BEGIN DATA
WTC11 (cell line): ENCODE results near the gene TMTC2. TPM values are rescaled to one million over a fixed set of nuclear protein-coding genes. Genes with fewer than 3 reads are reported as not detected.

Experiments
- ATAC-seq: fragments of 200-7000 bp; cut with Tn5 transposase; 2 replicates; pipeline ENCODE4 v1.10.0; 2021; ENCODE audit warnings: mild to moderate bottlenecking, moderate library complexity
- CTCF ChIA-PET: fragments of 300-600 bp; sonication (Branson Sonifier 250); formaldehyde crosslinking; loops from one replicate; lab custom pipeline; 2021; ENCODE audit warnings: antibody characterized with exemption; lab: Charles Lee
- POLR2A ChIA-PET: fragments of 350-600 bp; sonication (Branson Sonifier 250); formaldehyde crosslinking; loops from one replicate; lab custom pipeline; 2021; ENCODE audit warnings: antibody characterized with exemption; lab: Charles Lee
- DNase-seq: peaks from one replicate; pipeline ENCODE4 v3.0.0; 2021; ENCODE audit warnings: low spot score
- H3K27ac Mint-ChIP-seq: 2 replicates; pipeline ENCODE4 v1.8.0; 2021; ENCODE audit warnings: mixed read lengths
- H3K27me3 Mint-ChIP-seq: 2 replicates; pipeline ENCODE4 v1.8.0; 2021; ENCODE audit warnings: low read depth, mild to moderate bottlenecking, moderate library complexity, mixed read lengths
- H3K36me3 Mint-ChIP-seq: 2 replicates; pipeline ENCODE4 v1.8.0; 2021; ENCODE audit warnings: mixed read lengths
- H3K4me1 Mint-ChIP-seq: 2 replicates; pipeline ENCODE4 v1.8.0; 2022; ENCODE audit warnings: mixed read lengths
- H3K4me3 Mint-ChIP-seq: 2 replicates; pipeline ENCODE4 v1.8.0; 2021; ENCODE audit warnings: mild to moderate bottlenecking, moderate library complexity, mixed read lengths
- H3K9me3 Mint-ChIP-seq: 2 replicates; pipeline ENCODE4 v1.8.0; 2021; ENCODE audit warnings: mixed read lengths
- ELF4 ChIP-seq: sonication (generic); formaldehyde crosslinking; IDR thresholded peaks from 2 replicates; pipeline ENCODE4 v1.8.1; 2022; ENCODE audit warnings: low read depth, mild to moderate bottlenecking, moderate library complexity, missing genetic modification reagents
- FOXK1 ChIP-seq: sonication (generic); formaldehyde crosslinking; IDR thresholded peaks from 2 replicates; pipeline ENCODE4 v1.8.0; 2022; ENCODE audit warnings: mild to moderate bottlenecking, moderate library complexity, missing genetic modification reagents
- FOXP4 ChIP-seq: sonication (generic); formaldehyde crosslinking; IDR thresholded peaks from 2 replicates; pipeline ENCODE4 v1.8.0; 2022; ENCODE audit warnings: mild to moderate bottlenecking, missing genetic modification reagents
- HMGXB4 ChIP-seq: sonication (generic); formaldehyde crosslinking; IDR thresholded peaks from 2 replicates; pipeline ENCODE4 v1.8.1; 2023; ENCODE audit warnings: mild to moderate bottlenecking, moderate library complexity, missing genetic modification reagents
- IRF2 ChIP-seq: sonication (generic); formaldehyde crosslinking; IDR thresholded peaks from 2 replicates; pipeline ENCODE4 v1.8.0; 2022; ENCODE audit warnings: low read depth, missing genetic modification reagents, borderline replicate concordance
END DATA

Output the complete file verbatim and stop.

WTC11 (cell line): ENCODE results near the gene TMTC2. TPM values are rescaled to one million over a fixed set of nuclear protein-coding genes. Genes with fewer than 3 reads are reported as not detected.

Experiments
- ATAC-seq: fragments of 200-7000 bp; cut with Tn5 transposase; 2 replicates; pipeline ENCODE4 v1.10.0; 2021; ENCODE audit warnings: mild to moderate bottlenecking, moderate library complexity
- CTCF ChIA-PET: fragments of 300-600 bp; sonication (Branson Sonifier 250); formaldehyde crosslinking; loops from one replicate; lab custom pipeline; 2021; ENCODE audit warnings: antibody characterized with exemption; lab: Charles Lee
- POLR2A ChIA-PET: fragments of 350-600 bp; sonication (Branson Sonifier 250); formaldehyde crosslinking; loops from one replicate; lab custom pipeline; 2021; ENCODE audit warnings: antibody characterized with exemption; lab: Charles Lee
- DNase-seq: peaks from one replicate; pipeline ENCODE4 v3.0.0; 2021; ENCODE audit warnings: low spot score
- H3K27ac Mint-ChIP-seq: 2 replicates; pipeline ENCODE4 v1.8.0; 2021; ENCODE audit warnings: mixed read lengths
- H3K27me3 Mint-ChIP-seq: 2 replicates; pipeline ENCODE4 v1.8.0; 2021; ENCODE audit warnings: low read depth, mild to moderate bottlenecking, moderate library complexity, mixed read lengths
- H3K36me3 Mint-ChIP-seq: 2 replicates; pipeline ENCODE4 v1.8.0; 2021; ENCODE audit warnings: mixed read lengths
- H3K4me1 Mint-ChIP-seq: 2 replicates; pipeline ENCODE4 v1.8.0; 2022; ENCODE audit warnings: mixed read lengths
- H3K4me3 Mint-ChIP-seq: 2 replicates; pipeline ENCODE4 v1.8.0; 2021; ENCODE audit warnings: mild to moderate bottlenecking, moderate library complexity, mixed read lengths
- H3K9me3 Mint-ChIP-seq: 2 replicates; pipeline ENCODE4 v1.8.0; 2021; ENCODE audit warnings: mixed read lengths
- ELF4 ChIP-seq: sonication (generic); formaldehyde crosslinking; IDR thresholded peaks from 2 replicates; pipeline ENCODE4 v1.8.1; 2022; ENCODE audit warnings: low read depth, mild to moderate bottlenecking, moderate library complexity, missing genetic modification reagents
- FOXK1 ChIP-seq: sonication (generic); formaldehyde crosslinking; IDR thresholded peaks from 2 replicates; pipeline ENCODE4 v1.8.0; 2022; ENCODE audit warnings: mild to moderate bottlenecking, moderate library complexity, missing genetic modification reagents
- FOXP4 ChIP-seq: sonication (generic); formaldehyde crosslinking; IDR thresholded peaks from 2 replicates; pipeline ENCODE4 v1.8.0; 2022; ENCODE audit warnings: mild to moderate bottlenecking, missing genetic modification reagents
- HMGXB4 ChIP-seq: sonication (generic); formaldehyde crosslinking; IDR thresholded peaks from 2 replicates; pipeline ENCODE4 v1.8.1; 2023; ENCODE audit warnings: mild to moderate bottlenecking, moderate library complexity, missing genetic modification reagents
- IRF2 ChIP-seq: sonication (generic); formaldehyde crosslinking; IDR thresholded peaks from 2 replicates; pipeline ENCODE4 v1.8.0; 2022; ENCODE audit warnings: low read depth, missing genetic modification reagents, borderline replicate concordance